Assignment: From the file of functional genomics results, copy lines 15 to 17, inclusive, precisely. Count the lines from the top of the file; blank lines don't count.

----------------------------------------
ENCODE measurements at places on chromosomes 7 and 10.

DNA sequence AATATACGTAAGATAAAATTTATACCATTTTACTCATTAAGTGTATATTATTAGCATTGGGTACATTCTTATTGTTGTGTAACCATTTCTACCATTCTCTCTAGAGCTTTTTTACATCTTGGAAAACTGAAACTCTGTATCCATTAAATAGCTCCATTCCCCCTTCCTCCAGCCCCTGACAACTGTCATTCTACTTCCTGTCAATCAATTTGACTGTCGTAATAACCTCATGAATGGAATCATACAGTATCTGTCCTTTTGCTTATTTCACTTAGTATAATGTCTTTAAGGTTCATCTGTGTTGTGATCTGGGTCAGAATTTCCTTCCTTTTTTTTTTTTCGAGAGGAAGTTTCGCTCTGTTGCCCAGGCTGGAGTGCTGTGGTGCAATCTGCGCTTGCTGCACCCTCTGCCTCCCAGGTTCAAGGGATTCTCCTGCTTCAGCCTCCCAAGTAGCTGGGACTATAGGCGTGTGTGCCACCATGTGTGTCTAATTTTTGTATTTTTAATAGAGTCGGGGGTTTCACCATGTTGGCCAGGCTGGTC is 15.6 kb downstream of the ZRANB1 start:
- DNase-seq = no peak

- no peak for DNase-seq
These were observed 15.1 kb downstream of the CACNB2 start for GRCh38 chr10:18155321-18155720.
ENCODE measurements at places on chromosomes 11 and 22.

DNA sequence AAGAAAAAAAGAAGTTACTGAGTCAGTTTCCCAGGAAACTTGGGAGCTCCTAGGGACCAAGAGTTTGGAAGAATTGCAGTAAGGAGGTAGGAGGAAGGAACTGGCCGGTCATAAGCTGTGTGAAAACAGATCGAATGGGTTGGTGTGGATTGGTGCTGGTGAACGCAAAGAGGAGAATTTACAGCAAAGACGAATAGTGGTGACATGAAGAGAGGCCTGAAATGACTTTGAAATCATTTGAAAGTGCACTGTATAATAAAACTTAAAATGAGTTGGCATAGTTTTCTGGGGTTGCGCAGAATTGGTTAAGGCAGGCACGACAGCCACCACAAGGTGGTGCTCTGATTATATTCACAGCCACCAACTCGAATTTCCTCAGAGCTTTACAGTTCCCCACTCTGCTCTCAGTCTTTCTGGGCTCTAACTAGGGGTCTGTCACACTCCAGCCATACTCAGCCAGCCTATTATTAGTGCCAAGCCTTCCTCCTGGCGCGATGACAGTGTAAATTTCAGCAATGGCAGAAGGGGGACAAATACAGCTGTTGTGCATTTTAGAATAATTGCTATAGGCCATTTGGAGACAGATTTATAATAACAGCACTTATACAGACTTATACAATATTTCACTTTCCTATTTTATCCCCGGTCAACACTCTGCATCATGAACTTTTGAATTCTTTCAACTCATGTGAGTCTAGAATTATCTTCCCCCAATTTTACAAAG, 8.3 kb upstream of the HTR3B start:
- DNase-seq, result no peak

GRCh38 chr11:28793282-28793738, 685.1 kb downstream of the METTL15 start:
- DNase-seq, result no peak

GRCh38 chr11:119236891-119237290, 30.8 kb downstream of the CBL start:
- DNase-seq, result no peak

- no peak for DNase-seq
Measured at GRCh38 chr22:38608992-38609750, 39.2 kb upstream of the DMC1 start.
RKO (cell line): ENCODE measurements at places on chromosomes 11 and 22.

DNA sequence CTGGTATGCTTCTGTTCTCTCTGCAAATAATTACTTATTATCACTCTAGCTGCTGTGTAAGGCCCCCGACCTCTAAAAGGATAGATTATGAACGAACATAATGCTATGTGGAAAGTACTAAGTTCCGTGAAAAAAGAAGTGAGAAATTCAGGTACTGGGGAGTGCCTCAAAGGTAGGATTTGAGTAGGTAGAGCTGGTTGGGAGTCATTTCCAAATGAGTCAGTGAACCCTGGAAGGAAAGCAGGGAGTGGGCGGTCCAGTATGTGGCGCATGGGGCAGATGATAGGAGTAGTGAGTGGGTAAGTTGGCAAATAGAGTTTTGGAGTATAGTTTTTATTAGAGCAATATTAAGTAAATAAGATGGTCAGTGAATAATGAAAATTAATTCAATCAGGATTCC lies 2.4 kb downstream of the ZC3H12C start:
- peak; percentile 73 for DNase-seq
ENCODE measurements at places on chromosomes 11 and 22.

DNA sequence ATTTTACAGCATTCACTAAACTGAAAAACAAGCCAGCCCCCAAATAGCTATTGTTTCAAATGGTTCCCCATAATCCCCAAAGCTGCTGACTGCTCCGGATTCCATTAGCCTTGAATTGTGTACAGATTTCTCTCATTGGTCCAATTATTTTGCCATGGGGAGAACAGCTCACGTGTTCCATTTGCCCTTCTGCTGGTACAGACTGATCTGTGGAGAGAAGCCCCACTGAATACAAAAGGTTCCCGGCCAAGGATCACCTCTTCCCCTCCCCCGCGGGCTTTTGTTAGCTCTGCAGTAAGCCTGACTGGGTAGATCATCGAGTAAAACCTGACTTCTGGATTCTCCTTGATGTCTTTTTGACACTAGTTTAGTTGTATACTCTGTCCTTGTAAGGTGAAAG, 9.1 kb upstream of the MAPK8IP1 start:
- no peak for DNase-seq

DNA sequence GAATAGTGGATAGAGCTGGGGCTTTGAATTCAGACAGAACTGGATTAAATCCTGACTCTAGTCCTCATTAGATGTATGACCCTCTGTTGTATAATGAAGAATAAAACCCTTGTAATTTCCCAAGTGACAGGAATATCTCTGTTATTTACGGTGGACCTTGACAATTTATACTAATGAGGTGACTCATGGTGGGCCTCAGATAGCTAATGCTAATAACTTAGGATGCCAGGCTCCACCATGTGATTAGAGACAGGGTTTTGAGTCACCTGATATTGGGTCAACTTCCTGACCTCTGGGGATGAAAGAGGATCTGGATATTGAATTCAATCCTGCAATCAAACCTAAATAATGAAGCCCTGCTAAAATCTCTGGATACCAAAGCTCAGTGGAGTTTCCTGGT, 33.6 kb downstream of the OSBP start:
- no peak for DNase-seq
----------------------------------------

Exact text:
RKO (cell line): ENCODE measurements at places on chromosomes 11 and 22.

DNA sequence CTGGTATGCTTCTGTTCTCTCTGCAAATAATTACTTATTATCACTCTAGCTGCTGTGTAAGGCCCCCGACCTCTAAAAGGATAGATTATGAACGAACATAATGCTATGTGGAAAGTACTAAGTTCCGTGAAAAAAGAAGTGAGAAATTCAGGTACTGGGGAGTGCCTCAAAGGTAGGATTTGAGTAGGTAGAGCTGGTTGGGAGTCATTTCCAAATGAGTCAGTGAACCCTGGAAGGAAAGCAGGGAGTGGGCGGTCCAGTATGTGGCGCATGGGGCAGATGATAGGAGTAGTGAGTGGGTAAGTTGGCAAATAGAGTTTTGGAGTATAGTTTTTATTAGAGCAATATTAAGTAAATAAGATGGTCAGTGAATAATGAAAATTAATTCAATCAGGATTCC lies 2.4 kb downstream of the ZC3H12C start:
- peak; percentile 73 for DNase-seq